A COOL Collaboration between Ceramics and Painting Classes

When Misha Kligman offered up his Painting I and II students to paint bowls for the Empty Bowls event (taking place in Nov., 2017), it was an opportunity that couldn’t be passed up. So Laura Gascogne and some Ceramics students made “blank” bowls and passed the bisqued bowls on to Misha. …and the results were stunning!

Bowls in the kiln
The gorgeous Bowls Finished! Courtesy of Misha Kligman’s Painting students!

Here are some of the individual bowls:

Recent Happenings in Photo 2/12/17

Thanks to  Photo Professor Philip Heying, we have some recent pics from a reception  (2/12/ 17) of student work, as well as some snaps of…students working! Thanks Philip!

Barbara Sullivan and Laura Cobb looking at recent work
Mary Cleveland discusses her work at the student show reception on 2/12/17.
Students having fun processing their film
Susan and Lloyd Karnes with Denise Moore at the refreshment table
Photo Professor Doug Koch talks with student Julia Larberg about her work in the student show


Mark Cowardin’s Bronze Casting Crew

Last week, I posted pics from Angelica Sandoval’s Aluminum Casting. This week, it’s BRONZE in Mark Cowardin’s class on NOVEMBER 10!  How do you know it’s bronze?

Preparations for BRONZE Casting
Preparations for BRONZE Casting; note the GREEN color of the flame indicates (MATERIAL/ CHEMISTRYGEEK ALERT!) that it’s Bronze.

Bronze is comprised of COPPER and TIN. Tin makes the copper harder, more durable as it was discovered many millenia ago during the Bronze Age. However,  it’s the Copper that gives the furnace flame it’s signature green hue.

The Crucible of liquid bronze is lifted from the furnace.
The Crucible of liquid bronze is lifted from the furnace.
Care has to be taken...this bronze is HOT STUFF.
Care has to be taken…this bronze is HOT STUFF.
Cowardin supervises the students carrying the crucible (above) and instructs them on how it should be poured (Below)


The Bronze pour Crew, with their teacher, Mark (far right)
The Bronze pour Crew, with their teacher, Mark Cowardin (far right)

Student Show this Sunday @JCCC, 11/6/16 Student Center 2-4PM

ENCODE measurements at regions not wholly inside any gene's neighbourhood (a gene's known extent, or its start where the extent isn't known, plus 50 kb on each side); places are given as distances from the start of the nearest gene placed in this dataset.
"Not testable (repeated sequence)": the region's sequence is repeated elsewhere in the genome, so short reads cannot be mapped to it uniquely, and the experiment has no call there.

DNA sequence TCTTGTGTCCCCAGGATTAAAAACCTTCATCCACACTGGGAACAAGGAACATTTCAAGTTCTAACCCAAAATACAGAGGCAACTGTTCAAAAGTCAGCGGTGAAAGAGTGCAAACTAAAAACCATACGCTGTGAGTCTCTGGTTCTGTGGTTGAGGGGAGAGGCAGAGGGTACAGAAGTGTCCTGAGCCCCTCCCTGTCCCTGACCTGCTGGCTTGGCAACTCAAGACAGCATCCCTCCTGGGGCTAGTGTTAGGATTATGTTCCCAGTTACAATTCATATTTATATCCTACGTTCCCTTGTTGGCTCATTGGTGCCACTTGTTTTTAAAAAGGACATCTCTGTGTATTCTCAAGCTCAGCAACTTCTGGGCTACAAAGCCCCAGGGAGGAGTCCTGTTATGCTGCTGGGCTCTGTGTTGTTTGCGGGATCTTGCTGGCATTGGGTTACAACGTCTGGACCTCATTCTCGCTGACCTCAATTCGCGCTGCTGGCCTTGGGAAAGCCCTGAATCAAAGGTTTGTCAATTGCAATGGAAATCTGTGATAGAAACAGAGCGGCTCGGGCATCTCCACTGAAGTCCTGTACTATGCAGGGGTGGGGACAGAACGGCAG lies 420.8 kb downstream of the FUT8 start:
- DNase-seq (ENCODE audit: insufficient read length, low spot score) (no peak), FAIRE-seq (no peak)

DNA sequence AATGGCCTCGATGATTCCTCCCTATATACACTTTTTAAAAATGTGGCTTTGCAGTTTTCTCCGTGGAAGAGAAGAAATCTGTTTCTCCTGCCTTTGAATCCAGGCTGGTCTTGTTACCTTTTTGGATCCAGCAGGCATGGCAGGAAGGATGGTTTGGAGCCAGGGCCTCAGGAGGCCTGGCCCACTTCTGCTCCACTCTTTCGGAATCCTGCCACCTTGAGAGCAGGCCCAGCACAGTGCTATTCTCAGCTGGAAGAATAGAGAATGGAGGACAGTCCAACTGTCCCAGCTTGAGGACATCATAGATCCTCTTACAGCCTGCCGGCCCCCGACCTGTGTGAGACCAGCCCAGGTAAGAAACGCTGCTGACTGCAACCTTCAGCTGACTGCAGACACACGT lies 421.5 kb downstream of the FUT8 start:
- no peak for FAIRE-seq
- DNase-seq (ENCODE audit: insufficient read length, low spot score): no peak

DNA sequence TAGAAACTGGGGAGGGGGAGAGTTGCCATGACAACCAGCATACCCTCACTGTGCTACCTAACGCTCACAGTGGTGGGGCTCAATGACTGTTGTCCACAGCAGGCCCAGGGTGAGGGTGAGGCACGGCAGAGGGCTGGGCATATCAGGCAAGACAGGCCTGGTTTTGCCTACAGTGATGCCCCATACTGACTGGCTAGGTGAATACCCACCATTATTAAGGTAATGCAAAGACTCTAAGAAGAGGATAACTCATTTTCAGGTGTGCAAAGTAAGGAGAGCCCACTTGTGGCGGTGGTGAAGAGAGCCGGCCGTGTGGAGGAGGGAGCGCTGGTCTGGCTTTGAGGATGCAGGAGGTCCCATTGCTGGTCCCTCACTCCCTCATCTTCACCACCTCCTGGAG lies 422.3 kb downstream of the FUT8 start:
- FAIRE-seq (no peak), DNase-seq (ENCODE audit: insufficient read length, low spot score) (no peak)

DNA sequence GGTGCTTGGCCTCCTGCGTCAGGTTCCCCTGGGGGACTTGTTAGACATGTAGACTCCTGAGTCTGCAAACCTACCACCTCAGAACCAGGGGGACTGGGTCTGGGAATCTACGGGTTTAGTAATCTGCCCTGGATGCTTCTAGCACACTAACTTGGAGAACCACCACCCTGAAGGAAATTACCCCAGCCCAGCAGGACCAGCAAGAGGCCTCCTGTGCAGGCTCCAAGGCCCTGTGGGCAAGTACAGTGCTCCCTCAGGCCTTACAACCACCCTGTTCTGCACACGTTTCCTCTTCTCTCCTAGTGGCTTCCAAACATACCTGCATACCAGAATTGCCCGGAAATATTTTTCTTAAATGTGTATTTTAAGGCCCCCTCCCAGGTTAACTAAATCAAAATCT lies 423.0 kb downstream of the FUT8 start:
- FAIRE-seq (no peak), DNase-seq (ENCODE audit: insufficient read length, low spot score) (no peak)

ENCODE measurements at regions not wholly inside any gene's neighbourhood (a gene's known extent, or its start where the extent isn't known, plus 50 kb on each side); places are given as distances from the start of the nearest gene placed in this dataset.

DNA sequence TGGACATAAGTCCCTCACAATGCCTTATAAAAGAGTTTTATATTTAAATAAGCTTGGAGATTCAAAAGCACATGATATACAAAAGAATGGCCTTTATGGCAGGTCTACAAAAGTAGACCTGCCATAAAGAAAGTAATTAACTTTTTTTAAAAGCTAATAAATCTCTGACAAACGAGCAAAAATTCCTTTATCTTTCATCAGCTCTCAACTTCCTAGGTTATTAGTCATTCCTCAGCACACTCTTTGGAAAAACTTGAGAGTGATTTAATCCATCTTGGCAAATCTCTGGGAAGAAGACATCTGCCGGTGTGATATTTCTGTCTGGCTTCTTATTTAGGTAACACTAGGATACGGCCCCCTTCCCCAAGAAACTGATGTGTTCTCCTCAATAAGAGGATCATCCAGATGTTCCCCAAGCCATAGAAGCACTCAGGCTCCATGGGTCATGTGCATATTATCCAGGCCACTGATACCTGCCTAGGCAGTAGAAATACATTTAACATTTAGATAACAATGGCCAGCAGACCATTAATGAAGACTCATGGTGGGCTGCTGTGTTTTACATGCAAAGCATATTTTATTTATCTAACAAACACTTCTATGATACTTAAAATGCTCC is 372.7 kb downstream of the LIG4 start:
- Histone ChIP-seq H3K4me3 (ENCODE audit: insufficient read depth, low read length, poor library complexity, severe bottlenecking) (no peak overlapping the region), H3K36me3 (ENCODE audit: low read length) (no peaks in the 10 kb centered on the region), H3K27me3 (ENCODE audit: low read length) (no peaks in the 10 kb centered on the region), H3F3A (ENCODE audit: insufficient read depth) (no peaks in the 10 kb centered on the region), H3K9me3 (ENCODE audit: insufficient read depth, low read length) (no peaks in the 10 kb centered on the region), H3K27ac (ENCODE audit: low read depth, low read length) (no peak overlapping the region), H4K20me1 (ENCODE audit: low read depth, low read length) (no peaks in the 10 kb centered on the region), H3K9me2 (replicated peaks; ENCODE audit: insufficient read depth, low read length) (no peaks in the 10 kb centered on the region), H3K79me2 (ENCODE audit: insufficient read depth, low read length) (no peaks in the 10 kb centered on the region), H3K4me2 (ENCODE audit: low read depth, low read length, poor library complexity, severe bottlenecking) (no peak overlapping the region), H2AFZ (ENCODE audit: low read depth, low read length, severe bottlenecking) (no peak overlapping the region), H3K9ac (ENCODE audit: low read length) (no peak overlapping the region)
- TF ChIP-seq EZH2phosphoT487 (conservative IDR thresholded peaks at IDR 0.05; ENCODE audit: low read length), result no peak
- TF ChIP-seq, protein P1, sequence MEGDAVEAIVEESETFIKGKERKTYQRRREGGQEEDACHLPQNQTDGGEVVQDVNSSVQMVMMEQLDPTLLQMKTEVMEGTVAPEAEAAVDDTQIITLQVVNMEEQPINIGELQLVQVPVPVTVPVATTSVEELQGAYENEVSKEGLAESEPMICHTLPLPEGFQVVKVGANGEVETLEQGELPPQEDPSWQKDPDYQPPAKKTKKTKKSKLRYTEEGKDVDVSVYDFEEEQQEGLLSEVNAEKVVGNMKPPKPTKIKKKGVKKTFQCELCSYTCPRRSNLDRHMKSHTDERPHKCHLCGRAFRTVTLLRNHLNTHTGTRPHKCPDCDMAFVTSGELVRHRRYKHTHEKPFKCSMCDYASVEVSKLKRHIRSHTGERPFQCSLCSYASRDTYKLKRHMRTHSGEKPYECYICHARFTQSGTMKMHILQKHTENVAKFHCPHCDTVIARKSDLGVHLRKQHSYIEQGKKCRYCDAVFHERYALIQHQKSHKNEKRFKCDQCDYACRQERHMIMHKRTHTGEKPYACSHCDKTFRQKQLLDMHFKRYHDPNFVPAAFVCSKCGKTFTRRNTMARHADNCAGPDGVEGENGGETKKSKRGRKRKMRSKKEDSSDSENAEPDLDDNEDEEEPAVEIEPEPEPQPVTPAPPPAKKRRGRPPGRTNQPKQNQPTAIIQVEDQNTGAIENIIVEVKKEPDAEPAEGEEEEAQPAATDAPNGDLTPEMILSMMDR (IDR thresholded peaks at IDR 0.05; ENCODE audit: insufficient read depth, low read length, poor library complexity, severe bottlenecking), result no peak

Student Show- Photography and Ceramics

This upcoming Sunday, 11/6/16, 2-4PM, there will be an opening and reception for student works in Photography and Ceramics in the Student Center Gallery. A reception with food and drinks will be provided.

The Photography Exhibit, “Faces of the Heart” features up close portraits of local heart transplant patients.

The Ceramics Show, “Interpreting Form” features works by students in Sam Davis’s Ceramics I classes that explore concepts surrounding camouflage within formal compositions.

(Above) The Show poster for the Photography Show opening 11/6/16 2-4PM in the Student Center Gallery, 3rd Floor Student Center, JCCC
Poster piece for the Ceramics Show, "Interpreting Form" featured in the JCCC Student Gallery this Sunday 11/6/16, 2-4PM
Poster piece for the Ceramics Show, “Interpreting Form” featured in the JCCC Student Gallery this Sunday 11/6/16, 2-4PM

Angelica Sandoval’s Awesome Sculpture Class Metal CASTING

Casting via the Ceramic Shell process

Photo credits: Barbara Sullivan

One of the truly exciting experiences for JCCC students in Sculpture is the casting process.

This intricate, multifold process starts with an idea, which then the student makes a “positive” of using microcrystalline wax. Once made, a wax “sprue” (channel for the metal) is attached. The entire solid piece of wax is then dipped multiple times into a silica slurry, which builds up a “ceramic shell” around the wax. After the shell has dried, it is fired and the wax is steamed/ melted out, leaving a void in which a metal is then poured, such as aluminum or bronze. The shell is then chipped away, leaving the “positive” metal piece, whereby the sprue is removed and the sculpture is cleaned.

Angelica stands with her Sculpture students donning all the necessary safety gear in preparation for a “pour”.
Before removing the crucible from the furnace, Angelica skims a mucky “slag” or waste from the top. Leaving dirty slag can cause ugly pitting in castings.
(Above) Angelica Sandoval and a student lift a crucible full of molten aluminum out of the furnace prior to casting.


(Above) Molten aluminum is carefully poured into the ceramic shells, which are packed in sand to prevent cracking.


The crucible is attached to a hoist/ crane which makes lifting the heavy crucible more manageable.

Johnson County Community College